Excerpted from Emily Schultz's Trillium Award nominated collection, Songs for the Dancing Chicken, published by ECW Press in 2007.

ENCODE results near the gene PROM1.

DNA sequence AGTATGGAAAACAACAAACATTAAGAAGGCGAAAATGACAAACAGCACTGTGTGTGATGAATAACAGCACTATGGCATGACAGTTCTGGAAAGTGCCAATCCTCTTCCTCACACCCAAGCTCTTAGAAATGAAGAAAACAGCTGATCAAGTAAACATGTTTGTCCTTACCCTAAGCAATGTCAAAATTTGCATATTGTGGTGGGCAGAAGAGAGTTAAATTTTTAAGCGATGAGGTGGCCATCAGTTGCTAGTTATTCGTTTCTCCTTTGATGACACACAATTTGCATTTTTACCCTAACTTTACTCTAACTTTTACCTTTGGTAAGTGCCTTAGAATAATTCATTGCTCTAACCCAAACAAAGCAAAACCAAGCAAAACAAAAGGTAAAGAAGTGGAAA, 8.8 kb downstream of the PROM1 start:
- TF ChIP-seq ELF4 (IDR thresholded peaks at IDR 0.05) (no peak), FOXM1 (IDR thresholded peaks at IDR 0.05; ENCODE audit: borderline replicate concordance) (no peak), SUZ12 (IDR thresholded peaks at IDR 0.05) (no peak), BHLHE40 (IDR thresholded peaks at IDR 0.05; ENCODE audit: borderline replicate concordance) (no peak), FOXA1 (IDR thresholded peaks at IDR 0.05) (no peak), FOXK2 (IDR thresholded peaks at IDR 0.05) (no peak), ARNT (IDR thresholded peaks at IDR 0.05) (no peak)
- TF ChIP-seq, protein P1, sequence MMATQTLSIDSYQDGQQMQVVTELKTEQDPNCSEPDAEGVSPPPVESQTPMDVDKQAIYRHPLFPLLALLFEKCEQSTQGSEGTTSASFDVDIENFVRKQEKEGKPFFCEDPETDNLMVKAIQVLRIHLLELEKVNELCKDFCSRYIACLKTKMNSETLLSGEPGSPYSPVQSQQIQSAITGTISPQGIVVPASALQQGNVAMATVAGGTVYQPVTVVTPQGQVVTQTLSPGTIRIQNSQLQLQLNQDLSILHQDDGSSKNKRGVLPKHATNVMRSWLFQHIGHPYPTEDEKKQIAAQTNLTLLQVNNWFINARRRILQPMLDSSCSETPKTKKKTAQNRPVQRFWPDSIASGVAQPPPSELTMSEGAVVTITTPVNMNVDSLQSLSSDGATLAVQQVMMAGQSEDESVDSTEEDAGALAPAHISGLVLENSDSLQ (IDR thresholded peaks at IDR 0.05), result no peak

In the smallest town the stillnesses fill with crickets, the highway bright with the dairy light menu gleaming above the darkened counter in case at this impossible hour you might like to taste the trickle of raspberry poured perfectly, curving down from a rich creamy nipple, down into a red and white paper boat, pink plastic spoon standing upright. And yellow lettering underneath — choclat marshmalo btrscotch hot fudg strawbery kiddie sm med lrg delux. The ground at your feet is littered with broken glass and bottle caps, laughter flicked from a chained-down picnic table to a crumbling parking block, the tall tales of cigarette butts’ mouths since gone. And every breath is an exchange you make knowingly with the thick night air that squats over you, nearly solid with its whirring of insects and stars. The spit in your mouth sours beneath the candy cherry of your own tongue. If anyone were to ask the reason for this you could only reply, Who is the sadness for? Sadness has no reasons. Sadness is a luxury of spare time, a piece of pie leftover, the blueberry’s skin caught between your teeth, the black blear of happiness. No one knows you here, still you wish you could throw your head back and burst into an instant jingle, black out the light behind the glass with a stone, pry up the foil ridge of the sky and suck all the sweetness out.